Most Argentinean vintners are cautiously optimistic following the 2009 growing season, which was marked by a La Niña weather pattern. "That means a very dry and warm season," said Trapiche head winemaker Daniel Pi, who harvested about 10 days earlier than usual. While the heat may have caused problems for the white grapes, most reds should be fine.
A heat spike in February during veraison (when red grapes' color changes) was the most noticeable blemish on the growing season, and its unusual timing meant producers faced a challenge managing their vineyards through the remainder of the season.
"We learned that Malbec tolerates warm temperatures better than Cab," said Paul Hobbs, partner in Viña Cobos and consulting winemaker to several wineries, including Finca Las Divas. "This was the first year we've ever seen Cab ripen ahead of Malbec."
The timing of the heat spike also affected white grapes. "White grapes were picked earlier than normal, and the wines are not showing much elegance and freshness," said Alberto Antonini, a partner in Altos Las Hormigas and consultant for several other wineries, including Bodega Melipal and Bodega Renacer.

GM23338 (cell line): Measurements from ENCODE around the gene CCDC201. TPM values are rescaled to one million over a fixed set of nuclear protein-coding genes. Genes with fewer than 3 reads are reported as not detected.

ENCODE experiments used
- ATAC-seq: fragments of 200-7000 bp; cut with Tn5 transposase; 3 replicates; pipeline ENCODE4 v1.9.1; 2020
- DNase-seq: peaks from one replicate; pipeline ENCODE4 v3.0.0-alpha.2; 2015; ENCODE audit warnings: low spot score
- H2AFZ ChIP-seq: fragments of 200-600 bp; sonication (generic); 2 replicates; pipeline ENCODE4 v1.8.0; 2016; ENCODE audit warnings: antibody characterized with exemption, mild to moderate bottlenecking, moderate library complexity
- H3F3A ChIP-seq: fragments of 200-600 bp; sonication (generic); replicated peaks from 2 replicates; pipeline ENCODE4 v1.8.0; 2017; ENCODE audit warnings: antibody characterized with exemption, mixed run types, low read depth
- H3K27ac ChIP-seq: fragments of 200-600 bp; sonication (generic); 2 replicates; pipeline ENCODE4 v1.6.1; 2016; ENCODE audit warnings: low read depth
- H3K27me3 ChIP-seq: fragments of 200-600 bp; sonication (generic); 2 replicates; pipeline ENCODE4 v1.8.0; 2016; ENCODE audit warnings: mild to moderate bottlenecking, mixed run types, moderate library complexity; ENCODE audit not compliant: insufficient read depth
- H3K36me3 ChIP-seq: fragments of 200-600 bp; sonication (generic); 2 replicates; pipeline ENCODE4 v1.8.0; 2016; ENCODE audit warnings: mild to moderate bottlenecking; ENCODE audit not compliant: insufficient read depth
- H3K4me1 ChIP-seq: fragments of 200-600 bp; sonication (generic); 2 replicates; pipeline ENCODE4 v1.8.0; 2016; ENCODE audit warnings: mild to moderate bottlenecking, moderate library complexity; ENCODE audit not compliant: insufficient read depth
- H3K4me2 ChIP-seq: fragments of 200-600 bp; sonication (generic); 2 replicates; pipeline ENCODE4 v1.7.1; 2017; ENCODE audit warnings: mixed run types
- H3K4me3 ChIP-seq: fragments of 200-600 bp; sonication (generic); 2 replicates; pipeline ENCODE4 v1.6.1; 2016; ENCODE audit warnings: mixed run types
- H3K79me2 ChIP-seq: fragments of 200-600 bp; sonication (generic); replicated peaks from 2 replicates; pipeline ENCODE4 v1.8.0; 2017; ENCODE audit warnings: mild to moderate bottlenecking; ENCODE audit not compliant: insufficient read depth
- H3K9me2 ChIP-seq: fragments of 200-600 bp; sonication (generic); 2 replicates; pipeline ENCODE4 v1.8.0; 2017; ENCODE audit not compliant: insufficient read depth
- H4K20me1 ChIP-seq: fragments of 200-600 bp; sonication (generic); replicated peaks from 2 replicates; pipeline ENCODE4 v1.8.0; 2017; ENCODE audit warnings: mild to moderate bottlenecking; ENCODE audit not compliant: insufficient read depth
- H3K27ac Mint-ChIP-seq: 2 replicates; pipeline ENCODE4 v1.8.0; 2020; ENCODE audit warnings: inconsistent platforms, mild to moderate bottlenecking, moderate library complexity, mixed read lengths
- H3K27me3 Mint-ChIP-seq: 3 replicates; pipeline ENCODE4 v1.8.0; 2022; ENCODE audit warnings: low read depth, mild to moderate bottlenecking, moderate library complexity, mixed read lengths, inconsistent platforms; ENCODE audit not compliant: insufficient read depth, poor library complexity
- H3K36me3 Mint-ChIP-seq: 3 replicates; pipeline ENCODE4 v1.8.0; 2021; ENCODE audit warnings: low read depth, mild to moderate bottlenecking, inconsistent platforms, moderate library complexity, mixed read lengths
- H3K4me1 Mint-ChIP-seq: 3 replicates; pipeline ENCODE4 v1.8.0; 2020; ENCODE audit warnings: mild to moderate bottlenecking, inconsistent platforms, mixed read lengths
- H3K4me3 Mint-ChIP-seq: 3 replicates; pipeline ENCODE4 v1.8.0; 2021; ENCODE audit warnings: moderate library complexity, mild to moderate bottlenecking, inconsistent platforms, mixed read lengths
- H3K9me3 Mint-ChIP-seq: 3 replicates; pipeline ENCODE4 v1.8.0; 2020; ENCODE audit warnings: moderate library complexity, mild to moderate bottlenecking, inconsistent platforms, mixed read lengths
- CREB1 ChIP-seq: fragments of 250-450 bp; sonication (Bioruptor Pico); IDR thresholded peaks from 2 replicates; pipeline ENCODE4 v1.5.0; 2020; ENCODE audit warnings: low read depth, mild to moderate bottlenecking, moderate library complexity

Picking at Viña Montes' Argentine vineyard, the source of their Kaiken label wines.
Most growers in Mendoza reported slightly lower yields than normal. The season's dry conditions followed a severe late-season frost in 2008 that hampered bud formation for this year.
"I think it is going to be a very good year but nothing spectacular for the Malbecs," said Karim Mussi, owner and winemaker of Altocedro. "I think the Cabs are going to be [on the] edge."
In the southern Patagonia region, which has drawn a major influx of investment in recent years, the weather pattern was similar to that of Mendoza, though the results were different. "[It was] the hottest and driest year I've experienced in the Rio Negro in the 11 years I have made wine there," said Bodega Noemía de Patagonia winemaker Hans Vinding-Diers. "The character of the Malbec this year was not the usual one. But a magnificent year for Cabernet Sauvignon—perfect phenolic ripeness."
North of Mendoza, in the Salta region, the season was less eventful. "The biggest issue this year was a procrastinated rainy season [which typically lasts from December through early February]," said Bodega Colomé winemaker Randle Johnson. "This delays grape maturity. Last season our harvest ended May 10 and this year it ended May 16. No hail issues. Normal yields. Quality looks very good."
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